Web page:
When marriages begin to crumble, couples will often test the waters to see if the spark is truly gone and divorce is their best option by living apart temporarily. These short-term experiments can often last longer than originally intended, so it is prudent to enter into an official agreement to help protect yourself from any financial or legal liabilities that may arise. This is just one of the many uses of a legal separation.
Laws regarding legal separation vary by state, but it is generally a mechanism to reach certain binding agreements on property division, child support, maintenance, custody or any other issue usually brought up in a divorce while still remaining married. It essentially gives you the legal status of being divorced while retaining the title of married. It also isn’t permanent and can be reversed if you and your spouse come to realize that your problems aren’t as bad as you thought.
However, these protections offered by a legal separation are very important, because without resolving these issues, you can still be held responsible for your spouse’s debts and other financial or general obligations while you are living apart. If you were in charge of the family accounts and your spouse racks up a ton of debt once you are gone, creditors can come after you for repayment.
Additionally, the agreements made in a legal separation can often be converted directly into a divorce if that is the route you decide to take. This can be beneficial toward separating earlier in states that require a waiting period before divorces can be finalized. It can also simply the process by getting all of the contentious issues resolved before having to go through a ton of divorce litigation.
However, you must be careful that the agreements made are acceptable for a complete dissolution, even if you are not sure that is what you want. Some states allow a legal separation to be unilaterally converted into a divorce, meaning your spouse may have the option of finalizing the agreement — even without your consent. If you signed the separation agreement without really worrying whether it is fair, you may get stuck with a divorce settlement that you didn’t intend.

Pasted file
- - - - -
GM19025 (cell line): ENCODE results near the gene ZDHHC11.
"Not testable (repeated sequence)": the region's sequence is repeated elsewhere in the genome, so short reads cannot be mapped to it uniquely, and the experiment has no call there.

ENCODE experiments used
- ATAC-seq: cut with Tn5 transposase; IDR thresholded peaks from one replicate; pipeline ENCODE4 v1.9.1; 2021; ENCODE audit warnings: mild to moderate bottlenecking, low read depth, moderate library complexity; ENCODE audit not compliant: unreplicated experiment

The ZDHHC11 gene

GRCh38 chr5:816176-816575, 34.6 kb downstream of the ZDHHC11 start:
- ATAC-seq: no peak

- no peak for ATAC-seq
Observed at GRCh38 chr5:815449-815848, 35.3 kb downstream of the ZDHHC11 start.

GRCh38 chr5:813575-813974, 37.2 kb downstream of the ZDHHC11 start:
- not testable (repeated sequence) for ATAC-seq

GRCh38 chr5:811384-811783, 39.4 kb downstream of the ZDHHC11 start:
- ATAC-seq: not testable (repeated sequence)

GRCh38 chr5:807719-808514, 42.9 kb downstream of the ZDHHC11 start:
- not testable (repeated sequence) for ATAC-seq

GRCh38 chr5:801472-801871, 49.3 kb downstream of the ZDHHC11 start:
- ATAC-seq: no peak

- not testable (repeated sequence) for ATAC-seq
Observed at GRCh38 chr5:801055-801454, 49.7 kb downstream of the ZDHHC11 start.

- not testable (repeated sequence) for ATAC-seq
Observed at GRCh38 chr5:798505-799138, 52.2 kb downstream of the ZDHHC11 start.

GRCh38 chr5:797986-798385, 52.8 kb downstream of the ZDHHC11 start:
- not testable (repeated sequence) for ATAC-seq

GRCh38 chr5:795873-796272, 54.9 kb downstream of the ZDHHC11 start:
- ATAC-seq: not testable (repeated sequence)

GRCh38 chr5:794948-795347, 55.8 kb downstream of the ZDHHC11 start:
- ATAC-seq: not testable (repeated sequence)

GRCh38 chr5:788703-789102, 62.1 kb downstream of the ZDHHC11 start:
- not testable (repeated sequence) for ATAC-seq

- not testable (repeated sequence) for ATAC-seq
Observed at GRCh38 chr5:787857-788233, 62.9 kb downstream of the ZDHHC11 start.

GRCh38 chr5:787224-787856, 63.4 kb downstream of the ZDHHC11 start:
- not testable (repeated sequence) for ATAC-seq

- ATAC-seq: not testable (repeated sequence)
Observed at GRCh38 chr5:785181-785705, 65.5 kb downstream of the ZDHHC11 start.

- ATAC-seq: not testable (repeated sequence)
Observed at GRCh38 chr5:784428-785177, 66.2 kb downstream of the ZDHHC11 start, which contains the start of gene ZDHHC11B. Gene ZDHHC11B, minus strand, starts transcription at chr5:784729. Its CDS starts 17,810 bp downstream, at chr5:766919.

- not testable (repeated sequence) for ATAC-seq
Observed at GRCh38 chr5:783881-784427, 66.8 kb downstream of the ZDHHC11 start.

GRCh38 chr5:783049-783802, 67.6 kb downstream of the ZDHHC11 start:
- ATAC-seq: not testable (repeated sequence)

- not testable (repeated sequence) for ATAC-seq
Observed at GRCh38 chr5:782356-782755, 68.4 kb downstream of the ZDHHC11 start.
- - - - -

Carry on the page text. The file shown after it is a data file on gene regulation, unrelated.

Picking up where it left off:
This is why that you should still seek professional counsel for a legal separation, even when you’re unsure if a divorce is on the horizon or not. Since the agreement can often be formalized into an official dissolution of marriage, and sometimes by just one party, most attorneys will approach a legal separation the same as a divorce.
Some states also offer other legal and tax benefits to separation over divorce, such as being able to keep the spouse on an insurance plan, the ability to file taxes jointly and the freedom to do what you please with property as soon as asset division is formalized.
Other reasons people will often choose a legal separation include religious or moral opposition to divorce. This method offers a way out of the legal obligations of marriage without breaking their beliefs. A couple may also simply want to spend an extended period of time apart while always keeping the option of getting back together available.
Every couple going through problems has completely different dynamics affecting their decision, and it can be very complicated with what they want. Legal separations offer a chance to take a step back and re-evaluate the marriage to see if it is worth trying to salvage, while still protecting yourself legally and financially.